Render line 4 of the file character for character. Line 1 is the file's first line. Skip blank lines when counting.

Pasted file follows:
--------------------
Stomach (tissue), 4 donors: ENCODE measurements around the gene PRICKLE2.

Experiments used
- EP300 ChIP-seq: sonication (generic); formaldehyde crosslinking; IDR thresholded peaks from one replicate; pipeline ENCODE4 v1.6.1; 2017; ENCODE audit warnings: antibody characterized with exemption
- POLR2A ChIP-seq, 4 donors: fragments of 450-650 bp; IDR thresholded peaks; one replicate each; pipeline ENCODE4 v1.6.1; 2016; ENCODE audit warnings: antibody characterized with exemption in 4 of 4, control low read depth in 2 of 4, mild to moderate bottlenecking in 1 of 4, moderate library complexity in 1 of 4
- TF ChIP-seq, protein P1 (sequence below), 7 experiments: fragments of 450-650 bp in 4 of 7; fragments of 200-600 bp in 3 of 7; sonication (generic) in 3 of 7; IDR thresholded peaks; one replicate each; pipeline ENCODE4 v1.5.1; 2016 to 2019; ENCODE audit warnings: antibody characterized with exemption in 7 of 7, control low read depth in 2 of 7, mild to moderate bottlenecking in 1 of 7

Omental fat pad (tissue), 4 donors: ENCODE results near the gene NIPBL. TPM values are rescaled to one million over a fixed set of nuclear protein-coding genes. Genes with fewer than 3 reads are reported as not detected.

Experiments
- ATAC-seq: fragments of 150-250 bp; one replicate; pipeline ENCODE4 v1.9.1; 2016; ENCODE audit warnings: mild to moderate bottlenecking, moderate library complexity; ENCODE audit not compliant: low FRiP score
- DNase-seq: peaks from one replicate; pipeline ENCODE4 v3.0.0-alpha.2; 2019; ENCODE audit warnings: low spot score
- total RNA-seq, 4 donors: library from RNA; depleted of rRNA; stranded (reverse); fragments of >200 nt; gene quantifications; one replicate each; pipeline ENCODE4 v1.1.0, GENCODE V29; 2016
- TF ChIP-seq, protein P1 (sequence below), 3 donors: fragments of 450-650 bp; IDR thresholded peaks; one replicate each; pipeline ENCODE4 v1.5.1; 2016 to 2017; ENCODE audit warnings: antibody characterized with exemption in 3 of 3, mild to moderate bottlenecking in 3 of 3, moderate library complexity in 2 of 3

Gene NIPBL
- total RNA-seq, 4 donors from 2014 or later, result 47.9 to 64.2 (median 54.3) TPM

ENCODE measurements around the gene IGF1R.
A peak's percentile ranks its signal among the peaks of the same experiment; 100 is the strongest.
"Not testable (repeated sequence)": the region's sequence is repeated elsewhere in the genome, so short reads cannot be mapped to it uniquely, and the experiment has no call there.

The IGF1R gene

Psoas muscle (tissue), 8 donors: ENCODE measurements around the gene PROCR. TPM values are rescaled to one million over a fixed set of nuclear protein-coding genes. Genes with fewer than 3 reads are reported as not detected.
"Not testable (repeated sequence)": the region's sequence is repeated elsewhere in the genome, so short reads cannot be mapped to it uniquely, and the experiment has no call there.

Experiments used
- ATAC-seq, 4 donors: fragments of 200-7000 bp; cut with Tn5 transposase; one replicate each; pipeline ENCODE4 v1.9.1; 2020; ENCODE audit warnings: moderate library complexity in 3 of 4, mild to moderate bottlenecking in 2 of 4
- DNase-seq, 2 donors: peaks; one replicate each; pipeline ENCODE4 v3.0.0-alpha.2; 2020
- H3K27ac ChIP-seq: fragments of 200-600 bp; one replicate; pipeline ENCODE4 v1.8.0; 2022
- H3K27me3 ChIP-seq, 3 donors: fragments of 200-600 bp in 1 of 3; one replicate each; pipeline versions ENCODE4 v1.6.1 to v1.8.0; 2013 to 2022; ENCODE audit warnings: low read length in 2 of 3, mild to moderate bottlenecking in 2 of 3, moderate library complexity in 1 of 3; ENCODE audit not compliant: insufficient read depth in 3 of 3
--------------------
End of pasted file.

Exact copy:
- POLR2A ChIP-seq, 4 donors: fragments of 450-650 bp; IDR thresholded peaks; one replicate each; pipeline ENCODE4 v1.6.1; 2016; ENCODE audit warnings: antibody characterized with exemption in 4 of 4, control low read depth in 2 of 4, mild to moderate bottlenecking in 1 of 4, moderate library complexity in 1 of 4